Caesar left his legate Quintus Fabius Maximus to besiege Munda and moved to pacify the province. Corduba surrendered: men in arms present in the town (mostly armed slaves) were executed and the city was forced to pay a heavy indemnity. The city of Munda held out for some time, but, after an unsuccessful attempt to break the siege, surrendered, with 14,000 prisoners taken. Gaius Didius, a naval commander loyal to Caesar, hunted down most of the Pompeian ships. Gnaeus Pompeius looked for refuge on land, but was soon taken and executed.
Although Sextus Pompeius remained at large, after Munda there were no more conservative armies challenging Caesar’s dominion. Upon his return to Rome, according to Plutarch, the “triumph which he celebrated for this victory displeased the Romans beyond any thing. For he had not defeated foreign generals, or barbarian kings, but had destroyed the children and family of one of the greatest men of Rome.” Caesar was made dictator for life, though his success was short-lived; Caesar was murdered on March 15 of the following year (44 BC) by the next generation of statesmen, led by Brutus and Cassius.
The exact location of Munda has remained a mystery for a long time. Some Spanish historians asserted that Munda was the Roman name for modern-day Ronda, where the battle of Munda may have been fought. Other early researchers localized the battle in various other places, e.g. near Monda or Montilla, the latter having been proposed on the basis of on an earlier localization attempt that was only meant to honor a member of the French royal house, who was born in Montilla. It is a matter of civic pride in Montilla that the Battle of Munda was (according to them) fought nearby, and at the outset of Hispanist Prosper Mérimée’s novella Carmen, source of George Bizet’s opera, the narrator clearly states that his research indicates that Munda was near Montilla. (No reference to either Munda or Montilla is found in Bizet’s opera.) Other experts have asserted that Munda was fought just outside Osuna, in the province of Seville. This was corroborated by ancient slingshot bullets that were excavated near La Lantejuela, halfway between Osuna and Écija. The theory is further supported by ancient inscriptions found in Écija and Osuna that honor the town of Astigi (Écija) for standing firmly on Caesar’s side during the battle. Therefore, the Battle of Munda probably took place on the Cerro de las Balas and the Llanos del Aguila near La Lantejuela. However, the exact location of the battle still remains controversial among archaeologists.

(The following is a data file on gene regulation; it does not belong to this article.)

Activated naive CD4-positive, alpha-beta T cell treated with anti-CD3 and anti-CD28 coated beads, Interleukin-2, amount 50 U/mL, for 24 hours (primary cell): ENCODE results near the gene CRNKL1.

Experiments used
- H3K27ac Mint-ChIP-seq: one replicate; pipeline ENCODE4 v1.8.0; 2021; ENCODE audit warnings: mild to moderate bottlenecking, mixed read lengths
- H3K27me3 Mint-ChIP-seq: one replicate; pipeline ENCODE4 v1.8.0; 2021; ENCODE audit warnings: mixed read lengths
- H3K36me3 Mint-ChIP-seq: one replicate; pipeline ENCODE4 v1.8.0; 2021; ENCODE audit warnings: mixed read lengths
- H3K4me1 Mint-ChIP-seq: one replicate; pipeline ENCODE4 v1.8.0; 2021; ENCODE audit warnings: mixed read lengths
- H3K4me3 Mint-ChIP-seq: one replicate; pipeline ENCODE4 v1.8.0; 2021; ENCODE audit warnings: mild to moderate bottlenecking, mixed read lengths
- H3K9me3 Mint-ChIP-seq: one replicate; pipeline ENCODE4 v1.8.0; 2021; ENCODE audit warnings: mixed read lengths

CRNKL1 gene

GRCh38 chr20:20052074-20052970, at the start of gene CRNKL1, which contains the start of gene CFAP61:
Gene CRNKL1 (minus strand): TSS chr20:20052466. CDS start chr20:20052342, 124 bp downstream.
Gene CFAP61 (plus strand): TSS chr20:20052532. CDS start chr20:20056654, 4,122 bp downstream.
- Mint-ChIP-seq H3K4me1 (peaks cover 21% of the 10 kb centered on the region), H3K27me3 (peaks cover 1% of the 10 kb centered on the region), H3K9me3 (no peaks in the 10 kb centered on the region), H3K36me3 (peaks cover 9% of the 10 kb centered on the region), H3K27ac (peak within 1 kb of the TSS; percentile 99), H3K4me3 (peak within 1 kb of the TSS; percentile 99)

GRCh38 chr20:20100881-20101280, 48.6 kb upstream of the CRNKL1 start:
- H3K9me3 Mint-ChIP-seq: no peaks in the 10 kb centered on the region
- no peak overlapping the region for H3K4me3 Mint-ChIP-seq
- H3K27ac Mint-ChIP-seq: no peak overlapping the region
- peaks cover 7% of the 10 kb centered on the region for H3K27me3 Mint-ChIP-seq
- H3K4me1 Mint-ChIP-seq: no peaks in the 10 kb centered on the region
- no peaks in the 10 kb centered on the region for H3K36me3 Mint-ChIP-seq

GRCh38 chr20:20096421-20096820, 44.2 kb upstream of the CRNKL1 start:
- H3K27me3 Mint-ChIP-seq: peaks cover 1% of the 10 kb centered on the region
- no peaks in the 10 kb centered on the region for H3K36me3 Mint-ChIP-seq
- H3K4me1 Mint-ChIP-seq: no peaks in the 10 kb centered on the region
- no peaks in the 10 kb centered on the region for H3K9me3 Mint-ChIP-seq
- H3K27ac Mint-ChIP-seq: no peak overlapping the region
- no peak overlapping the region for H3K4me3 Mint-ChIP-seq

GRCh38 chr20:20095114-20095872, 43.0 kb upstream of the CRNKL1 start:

Appian, Roman Civil Wars. Book 2: 103–105
Cassio, Dio. Roman History. Book 47: 28–42
Caesar, Julius, Commentarius De Bello Hispaniensi, 1–42.
Plutarch, Fall of the Roman Republic: Caesar, 56